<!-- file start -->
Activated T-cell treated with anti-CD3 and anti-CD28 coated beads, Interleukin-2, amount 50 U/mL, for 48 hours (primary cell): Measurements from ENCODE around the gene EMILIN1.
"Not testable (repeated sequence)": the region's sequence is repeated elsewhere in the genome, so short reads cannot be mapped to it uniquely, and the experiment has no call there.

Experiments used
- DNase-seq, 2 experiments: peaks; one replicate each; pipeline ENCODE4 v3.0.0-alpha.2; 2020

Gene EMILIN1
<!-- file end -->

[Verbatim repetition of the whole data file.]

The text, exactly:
Activated T-cell treated with anti-CD3 and anti-CD28 coated beads, Interleukin-2, amount 50 U/mL, for 48 hours (primary cell): Measurements from ENCODE around the gene EMILIN1.
"Not testable (repeated sequence)": the region's sequence is repeated elsewhere in the genome, so short reads cannot be mapped to it uniquely, and the experiment has no call there.

Experiments used
- DNase-seq, 2 experiments: peaks; one replicate each; pipeline ENCODE4 v3.0.0-alpha.2; 2020

Gene EMILIN1